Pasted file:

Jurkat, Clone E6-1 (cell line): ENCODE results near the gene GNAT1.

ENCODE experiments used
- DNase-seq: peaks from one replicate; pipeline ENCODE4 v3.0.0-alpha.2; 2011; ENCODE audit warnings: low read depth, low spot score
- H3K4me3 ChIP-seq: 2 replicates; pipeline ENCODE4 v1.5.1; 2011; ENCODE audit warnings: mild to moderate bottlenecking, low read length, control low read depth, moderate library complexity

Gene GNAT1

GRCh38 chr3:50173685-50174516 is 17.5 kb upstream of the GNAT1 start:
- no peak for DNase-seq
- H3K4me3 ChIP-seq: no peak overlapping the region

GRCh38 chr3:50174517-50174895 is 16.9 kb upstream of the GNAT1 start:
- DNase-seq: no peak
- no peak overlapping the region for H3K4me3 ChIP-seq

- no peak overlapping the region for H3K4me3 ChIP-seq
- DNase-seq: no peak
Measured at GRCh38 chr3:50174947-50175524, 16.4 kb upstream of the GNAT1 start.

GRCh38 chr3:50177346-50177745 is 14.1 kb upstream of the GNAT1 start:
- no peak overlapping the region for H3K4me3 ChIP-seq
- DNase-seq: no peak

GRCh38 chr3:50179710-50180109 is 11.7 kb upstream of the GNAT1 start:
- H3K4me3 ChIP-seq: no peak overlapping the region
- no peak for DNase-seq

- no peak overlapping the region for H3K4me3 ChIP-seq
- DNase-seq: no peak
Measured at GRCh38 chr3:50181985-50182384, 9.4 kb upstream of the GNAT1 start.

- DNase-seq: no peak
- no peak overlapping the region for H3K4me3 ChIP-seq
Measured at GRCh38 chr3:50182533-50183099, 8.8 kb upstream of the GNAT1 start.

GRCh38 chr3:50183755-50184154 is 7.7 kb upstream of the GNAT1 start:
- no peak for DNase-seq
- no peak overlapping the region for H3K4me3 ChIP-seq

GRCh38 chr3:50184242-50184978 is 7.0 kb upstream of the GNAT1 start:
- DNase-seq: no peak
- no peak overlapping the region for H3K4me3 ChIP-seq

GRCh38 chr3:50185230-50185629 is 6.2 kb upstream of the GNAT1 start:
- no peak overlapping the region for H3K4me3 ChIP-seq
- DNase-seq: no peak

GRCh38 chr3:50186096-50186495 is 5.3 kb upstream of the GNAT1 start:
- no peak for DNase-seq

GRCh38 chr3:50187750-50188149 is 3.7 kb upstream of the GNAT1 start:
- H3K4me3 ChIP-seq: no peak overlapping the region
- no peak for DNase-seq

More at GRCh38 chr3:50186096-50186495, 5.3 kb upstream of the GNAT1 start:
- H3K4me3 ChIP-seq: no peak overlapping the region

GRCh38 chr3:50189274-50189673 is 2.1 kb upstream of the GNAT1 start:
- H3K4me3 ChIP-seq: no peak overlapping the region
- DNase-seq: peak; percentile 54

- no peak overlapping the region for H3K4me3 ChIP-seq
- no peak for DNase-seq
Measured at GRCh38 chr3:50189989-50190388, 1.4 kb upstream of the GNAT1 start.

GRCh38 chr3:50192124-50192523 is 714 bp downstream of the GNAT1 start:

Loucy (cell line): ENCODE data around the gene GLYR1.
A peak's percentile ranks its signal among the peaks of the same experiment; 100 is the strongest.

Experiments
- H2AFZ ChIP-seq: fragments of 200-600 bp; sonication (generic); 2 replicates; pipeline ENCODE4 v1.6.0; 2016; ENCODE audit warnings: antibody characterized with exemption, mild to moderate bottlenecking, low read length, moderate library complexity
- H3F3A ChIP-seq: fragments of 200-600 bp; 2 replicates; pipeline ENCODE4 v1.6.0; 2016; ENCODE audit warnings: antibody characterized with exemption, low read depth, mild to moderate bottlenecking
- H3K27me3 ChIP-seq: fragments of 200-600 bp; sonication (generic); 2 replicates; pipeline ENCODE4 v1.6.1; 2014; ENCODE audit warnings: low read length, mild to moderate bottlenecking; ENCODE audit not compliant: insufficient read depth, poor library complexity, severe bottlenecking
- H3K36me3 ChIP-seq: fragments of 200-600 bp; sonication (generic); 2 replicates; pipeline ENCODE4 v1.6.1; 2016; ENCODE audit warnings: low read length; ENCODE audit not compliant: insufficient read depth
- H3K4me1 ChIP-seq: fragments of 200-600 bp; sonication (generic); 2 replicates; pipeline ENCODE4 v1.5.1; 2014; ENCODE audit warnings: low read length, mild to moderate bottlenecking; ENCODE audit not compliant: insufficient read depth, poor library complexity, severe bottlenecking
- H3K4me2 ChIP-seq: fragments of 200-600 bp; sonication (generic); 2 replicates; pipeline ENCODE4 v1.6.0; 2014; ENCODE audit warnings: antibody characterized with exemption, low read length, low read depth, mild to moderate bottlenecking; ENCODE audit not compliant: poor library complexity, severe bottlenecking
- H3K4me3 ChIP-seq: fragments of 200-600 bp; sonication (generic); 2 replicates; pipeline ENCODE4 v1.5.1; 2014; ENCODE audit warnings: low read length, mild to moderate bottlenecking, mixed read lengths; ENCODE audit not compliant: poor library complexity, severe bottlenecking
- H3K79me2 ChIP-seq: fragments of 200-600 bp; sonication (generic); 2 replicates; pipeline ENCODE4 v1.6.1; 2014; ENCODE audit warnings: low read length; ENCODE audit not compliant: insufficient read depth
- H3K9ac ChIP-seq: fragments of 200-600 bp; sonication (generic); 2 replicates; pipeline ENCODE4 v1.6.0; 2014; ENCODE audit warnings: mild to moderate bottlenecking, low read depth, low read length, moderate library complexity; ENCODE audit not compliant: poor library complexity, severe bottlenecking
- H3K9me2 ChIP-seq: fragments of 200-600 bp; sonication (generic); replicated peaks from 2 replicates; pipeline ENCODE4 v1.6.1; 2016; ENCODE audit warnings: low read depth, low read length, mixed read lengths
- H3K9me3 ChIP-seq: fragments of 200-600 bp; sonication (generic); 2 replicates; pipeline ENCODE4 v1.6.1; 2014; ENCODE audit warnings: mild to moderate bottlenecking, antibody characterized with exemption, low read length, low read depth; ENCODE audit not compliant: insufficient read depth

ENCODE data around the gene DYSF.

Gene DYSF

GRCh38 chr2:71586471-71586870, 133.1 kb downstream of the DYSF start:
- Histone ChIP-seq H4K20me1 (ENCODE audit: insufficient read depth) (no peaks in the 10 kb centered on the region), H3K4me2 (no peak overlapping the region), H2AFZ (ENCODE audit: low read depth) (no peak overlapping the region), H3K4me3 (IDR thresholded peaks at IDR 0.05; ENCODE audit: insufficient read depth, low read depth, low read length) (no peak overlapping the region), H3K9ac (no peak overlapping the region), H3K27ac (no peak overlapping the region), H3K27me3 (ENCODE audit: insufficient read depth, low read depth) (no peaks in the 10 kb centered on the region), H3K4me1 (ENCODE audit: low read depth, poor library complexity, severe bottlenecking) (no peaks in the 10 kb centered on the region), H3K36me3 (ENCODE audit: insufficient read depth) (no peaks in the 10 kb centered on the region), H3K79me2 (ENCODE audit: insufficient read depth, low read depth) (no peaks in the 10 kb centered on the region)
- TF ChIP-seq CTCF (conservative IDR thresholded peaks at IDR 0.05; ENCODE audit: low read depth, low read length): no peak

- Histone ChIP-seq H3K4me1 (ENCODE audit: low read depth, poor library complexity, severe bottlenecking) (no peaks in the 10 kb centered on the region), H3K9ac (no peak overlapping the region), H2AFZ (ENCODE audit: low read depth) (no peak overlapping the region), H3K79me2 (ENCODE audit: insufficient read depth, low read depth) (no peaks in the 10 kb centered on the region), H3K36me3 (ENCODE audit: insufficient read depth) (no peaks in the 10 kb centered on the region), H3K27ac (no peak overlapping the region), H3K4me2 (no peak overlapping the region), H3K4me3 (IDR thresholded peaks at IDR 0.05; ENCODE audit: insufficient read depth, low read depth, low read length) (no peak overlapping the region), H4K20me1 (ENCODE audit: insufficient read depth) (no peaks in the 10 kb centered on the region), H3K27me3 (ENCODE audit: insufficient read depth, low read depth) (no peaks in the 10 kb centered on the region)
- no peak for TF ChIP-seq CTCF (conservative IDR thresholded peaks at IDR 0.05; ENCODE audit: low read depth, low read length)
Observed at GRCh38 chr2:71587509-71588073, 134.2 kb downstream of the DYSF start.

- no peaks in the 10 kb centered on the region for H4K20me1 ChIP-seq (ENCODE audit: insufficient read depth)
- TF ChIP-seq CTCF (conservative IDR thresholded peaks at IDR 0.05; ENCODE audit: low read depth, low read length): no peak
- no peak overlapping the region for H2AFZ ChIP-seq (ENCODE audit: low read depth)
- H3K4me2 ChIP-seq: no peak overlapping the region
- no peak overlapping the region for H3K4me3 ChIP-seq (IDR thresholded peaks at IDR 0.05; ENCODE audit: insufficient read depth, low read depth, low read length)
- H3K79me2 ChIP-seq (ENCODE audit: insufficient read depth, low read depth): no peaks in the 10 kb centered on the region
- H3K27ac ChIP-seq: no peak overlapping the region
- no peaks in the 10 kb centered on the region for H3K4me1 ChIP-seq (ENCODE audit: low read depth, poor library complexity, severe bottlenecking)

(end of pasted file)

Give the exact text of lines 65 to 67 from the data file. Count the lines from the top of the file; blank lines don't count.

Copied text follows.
Gene DYSF

GRCh38 chr2:71586471-71586870, 133.1 kb downstream of the DYSF start:
- Histone ChIP-seq H4K20me1 (ENCODE audit: insufficient read depth) (no peaks in the 10 kb centered on the region), H3K4me2 (no peak overlapping the region), H2AFZ (ENCODE audit: low read depth) (no peak overlapping the region), H3K4me3 (IDR thresholded peaks at IDR 0.05; ENCODE audit: insufficient read depth, low read depth, low read length) (no peak overlapping the region), H3K9ac (no peak overlapping the region), H3K27ac (no peak overlapping the region), H3K27me3 (ENCODE audit: insufficient read depth, low read depth) (no peaks in the 10 kb centered on the region), H3K4me1 (ENCODE audit: low read depth, poor library complexity, severe bottlenecking) (no peaks in the 10 kb centered on the region), H3K36me3 (ENCODE audit: insufficient read depth) (no peaks in the 10 kb centered on the region), H3K79me2 (ENCODE audit: insufficient read depth, low read depth) (no peaks in the 10 kb centered on the region)